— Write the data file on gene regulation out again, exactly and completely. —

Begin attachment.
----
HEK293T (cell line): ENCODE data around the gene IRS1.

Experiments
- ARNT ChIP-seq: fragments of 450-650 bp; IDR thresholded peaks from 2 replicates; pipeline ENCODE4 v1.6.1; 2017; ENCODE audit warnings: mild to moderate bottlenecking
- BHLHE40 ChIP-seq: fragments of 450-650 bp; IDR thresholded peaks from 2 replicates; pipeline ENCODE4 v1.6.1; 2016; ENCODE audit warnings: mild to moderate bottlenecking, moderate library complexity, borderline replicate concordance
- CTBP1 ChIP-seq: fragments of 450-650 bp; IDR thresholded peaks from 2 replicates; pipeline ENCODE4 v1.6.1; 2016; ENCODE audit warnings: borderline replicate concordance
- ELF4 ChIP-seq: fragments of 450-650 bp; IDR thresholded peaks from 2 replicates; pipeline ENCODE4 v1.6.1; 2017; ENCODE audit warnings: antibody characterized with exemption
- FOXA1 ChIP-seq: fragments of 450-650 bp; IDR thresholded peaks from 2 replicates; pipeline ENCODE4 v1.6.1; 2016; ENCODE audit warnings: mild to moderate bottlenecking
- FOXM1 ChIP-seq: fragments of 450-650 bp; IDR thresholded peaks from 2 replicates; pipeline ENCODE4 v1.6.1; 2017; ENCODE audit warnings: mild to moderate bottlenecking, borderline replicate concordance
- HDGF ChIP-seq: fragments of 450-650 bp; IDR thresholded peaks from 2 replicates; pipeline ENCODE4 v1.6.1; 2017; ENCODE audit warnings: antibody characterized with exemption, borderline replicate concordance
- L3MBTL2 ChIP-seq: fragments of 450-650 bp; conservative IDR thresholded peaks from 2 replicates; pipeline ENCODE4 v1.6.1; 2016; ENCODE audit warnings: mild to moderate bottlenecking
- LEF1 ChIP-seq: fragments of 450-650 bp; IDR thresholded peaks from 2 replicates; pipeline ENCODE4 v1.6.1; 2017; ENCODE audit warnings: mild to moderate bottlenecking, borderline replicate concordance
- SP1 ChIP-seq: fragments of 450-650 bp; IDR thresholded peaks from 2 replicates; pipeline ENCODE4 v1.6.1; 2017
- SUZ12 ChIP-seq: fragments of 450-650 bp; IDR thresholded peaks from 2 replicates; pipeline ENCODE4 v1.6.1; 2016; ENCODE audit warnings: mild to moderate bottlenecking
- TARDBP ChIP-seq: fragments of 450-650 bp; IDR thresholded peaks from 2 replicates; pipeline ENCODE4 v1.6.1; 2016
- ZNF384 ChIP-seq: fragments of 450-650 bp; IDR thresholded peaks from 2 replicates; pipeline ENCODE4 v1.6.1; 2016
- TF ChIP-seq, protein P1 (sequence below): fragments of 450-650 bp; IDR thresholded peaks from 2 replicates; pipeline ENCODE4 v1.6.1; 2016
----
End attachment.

HEK293T (cell line): ENCODE data around the gene IRS1.

Experiments
- ARNT ChIP-seq: fragments of 450-650 bp; IDR thresholded peaks from 2 replicates; pipeline ENCODE4 v1.6.1; 2017; ENCODE audit warnings: mild to moderate bottlenecking
- BHLHE40 ChIP-seq: fragments of 450-650 bp; IDR thresholded peaks from 2 replicates; pipeline ENCODE4 v1.6.1; 2016; ENCODE audit warnings: mild to moderate bottlenecking, moderate library complexity, borderline replicate concordance
- CTBP1 ChIP-seq: fragments of 450-650 bp; IDR thresholded peaks from 2 replicates; pipeline ENCODE4 v1.6.1; 2016; ENCODE audit warnings: borderline replicate concordance
- ELF4 ChIP-seq: fragments of 450-650 bp; IDR thresholded peaks from 2 replicates; pipeline ENCODE4 v1.6.1; 2017; ENCODE audit warnings: antibody characterized with exemption
- FOXA1 ChIP-seq: fragments of 450-650 bp; IDR thresholded peaks from 2 replicates; pipeline ENCODE4 v1.6.1; 2016; ENCODE audit warnings: mild to moderate bottlenecking
- FOXM1 ChIP-seq: fragments of 450-650 bp; IDR thresholded peaks from 2 replicates; pipeline ENCODE4 v1.6.1; 2017; ENCODE audit warnings: mild to moderate bottlenecking, borderline replicate concordance
- HDGF ChIP-seq: fragments of 450-650 bp; IDR thresholded peaks from 2 replicates; pipeline ENCODE4 v1.6.1; 2017; ENCODE audit warnings: antibody characterized with exemption, borderline replicate concordance
- L3MBTL2 ChIP-seq: fragments of 450-650 bp; conservative IDR thresholded peaks from 2 replicates; pipeline ENCODE4 v1.6.1; 2016; ENCODE audit warnings: mild to moderate bottlenecking
- LEF1 ChIP-seq: fragments of 450-650 bp; IDR thresholded peaks from 2 replicates; pipeline ENCODE4 v1.6.1; 2017; ENCODE audit warnings: mild to moderate bottlenecking, borderline replicate concordance
- SP1 ChIP-seq: fragments of 450-650 bp; IDR thresholded peaks from 2 replicates; pipeline ENCODE4 v1.6.1; 2017
- SUZ12 ChIP-seq: fragments of 450-650 bp; IDR thresholded peaks from 2 replicates; pipeline ENCODE4 v1.6.1; 2016; ENCODE audit warnings: mild to moderate bottlenecking
- TARDBP ChIP-seq: fragments of 450-650 bp; IDR thresholded peaks from 2 replicates; pipeline ENCODE4 v1.6.1; 2016
- ZNF384 ChIP-seq: fragments of 450-650 bp; IDR thresholded peaks from 2 replicates; pipeline ENCODE4 v1.6.1; 2016
- TF ChIP-seq, protein P1 (sequence below): fragments of 450-650 bp; IDR thresholded peaks from 2 replicates; pipeline ENCODE4 v1.6.1; 2016